"Are you looking for a healthier relationship? A more connected and fulfilling sex life? Are you looking for ways to navigate the challenges in life that le
"As a psychotherapist for 4 decades, I recognize how vital it is to honor each client as an individual and to show that client how to recognize and reveal t
"If you struggle with low motivation, low self confidence and anxiety in social situations, you could benefit from a 90-day program designed to help people
"It is my honor to assist persons of many ages, cultures, & orientations in growth & healing. I believe that human beings are doing their best in life. When
"I consider it both an honor and a privilege to join together with another person and offer them support on their healing journey. I trust that everyone has
"Are you struggling with life transitions? Starting college or a career, beginning or ending a relationship, affairs and midlife crises, issues relating to
"My approach is to welcome you to the therapy process in a compassionate, supportive, and nonjudgmental way. While difficult emotions and life challenges ar
"Enjoying life or even just finding contentment is difficult when overwhelming emotions and challenges get in the way! When you feel depressed, anxious or o
"I provide mental health services for couples, families, and individuals affected by low self-esteem, anxiety, depression, relationship challenges, and othe
"My approach to working with clients is one of compassion and meeting clients where thay are at in terms of managing emotions and stressors of issues that h
It’s normal to experience mental health issues and relationship problems. Talking to a licensed therapist can help. Therapy can teach you more about yourself and your mental health concerns in a healing way. Many therapies are evidence-based and have been proven effective.
Since 2007, GoodTherapy has helped people like you connect with ethical, compassionate counselors and therapists. The therapists listed above, who practice therapy in Tucson, are trained to protect client confidentiality and privacy. In keeping with our high membership standards, these mental health professionals are also committed to eliminating the stigma that keeps many people from seeking help.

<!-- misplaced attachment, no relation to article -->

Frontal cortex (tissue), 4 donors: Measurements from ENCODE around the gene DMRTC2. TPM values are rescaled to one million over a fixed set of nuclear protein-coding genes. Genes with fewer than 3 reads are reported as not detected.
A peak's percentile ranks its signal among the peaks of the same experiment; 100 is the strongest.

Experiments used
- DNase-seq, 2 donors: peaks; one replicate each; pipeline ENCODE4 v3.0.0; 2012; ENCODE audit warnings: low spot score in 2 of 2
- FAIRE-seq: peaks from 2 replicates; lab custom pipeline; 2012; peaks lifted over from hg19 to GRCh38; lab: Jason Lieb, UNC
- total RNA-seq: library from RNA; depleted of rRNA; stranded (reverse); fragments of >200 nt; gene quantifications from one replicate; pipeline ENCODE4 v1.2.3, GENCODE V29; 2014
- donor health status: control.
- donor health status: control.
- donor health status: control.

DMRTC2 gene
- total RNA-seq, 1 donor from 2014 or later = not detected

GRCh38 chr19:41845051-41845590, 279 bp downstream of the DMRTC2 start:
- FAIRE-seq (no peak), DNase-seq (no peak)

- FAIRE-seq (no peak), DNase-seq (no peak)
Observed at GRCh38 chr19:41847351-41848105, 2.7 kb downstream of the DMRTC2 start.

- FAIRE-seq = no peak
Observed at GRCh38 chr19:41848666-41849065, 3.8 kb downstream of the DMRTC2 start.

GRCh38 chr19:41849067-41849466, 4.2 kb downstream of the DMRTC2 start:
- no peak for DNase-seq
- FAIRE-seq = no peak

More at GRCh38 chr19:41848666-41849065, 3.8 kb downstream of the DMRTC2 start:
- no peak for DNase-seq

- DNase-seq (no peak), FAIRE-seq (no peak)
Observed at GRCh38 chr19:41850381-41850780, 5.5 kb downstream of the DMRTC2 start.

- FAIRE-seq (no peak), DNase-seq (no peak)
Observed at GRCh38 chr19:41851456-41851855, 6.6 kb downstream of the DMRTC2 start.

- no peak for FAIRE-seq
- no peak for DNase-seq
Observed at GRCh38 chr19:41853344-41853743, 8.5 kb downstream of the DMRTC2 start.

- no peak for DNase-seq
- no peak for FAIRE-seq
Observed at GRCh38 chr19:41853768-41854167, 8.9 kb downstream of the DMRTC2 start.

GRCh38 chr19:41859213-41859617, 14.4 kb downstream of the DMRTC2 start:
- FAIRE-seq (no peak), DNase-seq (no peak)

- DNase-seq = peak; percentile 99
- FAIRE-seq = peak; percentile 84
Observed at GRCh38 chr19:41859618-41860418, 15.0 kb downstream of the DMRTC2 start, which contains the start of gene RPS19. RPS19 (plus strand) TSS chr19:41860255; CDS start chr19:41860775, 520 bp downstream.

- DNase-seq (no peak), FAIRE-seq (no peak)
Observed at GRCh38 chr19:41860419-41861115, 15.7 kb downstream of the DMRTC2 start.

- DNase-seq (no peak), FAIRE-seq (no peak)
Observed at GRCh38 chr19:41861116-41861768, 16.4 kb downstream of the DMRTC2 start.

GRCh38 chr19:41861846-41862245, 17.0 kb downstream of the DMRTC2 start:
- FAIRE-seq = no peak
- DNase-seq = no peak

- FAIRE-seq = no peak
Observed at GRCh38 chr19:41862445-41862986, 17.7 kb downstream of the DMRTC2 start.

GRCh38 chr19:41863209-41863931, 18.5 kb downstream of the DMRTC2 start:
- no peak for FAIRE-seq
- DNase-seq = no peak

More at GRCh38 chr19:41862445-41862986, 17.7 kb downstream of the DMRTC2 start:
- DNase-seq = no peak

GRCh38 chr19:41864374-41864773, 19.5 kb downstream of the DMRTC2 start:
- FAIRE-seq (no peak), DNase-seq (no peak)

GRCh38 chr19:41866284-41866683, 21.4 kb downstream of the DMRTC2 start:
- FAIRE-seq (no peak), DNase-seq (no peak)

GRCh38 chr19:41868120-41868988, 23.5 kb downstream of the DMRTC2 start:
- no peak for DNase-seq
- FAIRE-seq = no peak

Beliefs about how much therapy costs may deter some people from finding a therapist. It’s a good idea to contact therapists you’re interested in and ask about insurance, sliding-scale fees, payment plans, and other options to stay within your budget.
Rest assured there are qualified therapists in Tucson who can treat a variety of concerns, including family conflict, relationship issues, anxiety, or depression. With our directory, the right therapist is easy to find.
Are you a therapist or mental health professional looking for new ways to get referrals and market your practice in Tucson? Keeping up to date with professional requirements and increasing your online presence are just two of the many benefits of joining GoodTherapy. Start connecting with clients and earning online continuing education credits today!.
Tucson is the administrative seat of Pima County, Arizona. The city was founded in 1776 and incorporated in 1877. Tucson is located in the Sonoran Desert and covers 236 square miles. Tucson served as the capital of Arizona from 1867 to 1877.
Tucson has a rich cultural heritage with Mexican, Native American, Spanish, and Anglo-American influences. The city is home to the University of Arizona and the Pima Air and Space Museum.
More than 530,000 people live in Tucson. Roughly 15% of all residents are foreign-born. Thirty-four percent of the population speaks a language other than English at home.
Eighty-four percent of Tucson residents who are 25 years of age or older have graduated from high school. Twenty-six percent of residents in this age group have also earned a bachelor’s degree or higher. People in Tucson earn an average yearly wage of $20,900. More than 25% of the city’s residents live below the poverty line.
The city of Tucson has established a crisis response center to assist police officers who receive calls about residents with mental health issues. In 2014, the crisis center directed 1,700 callers with mental health concerns to a clinician, case worker, or other mental health professional. More than 90% of calls were resolved over the telephone, allowing police officers to focus on criminal emergencies.
The Tucson Police Department has a special unit that responds to mental health crises, serves court orders on residents with mental health issues, and supervises people with mental health issues who may be a danger to themselves or others. Rather than bringing individuals with mental health concerns to jail or an emergency room, police officers may take them to the crisis center for needed care.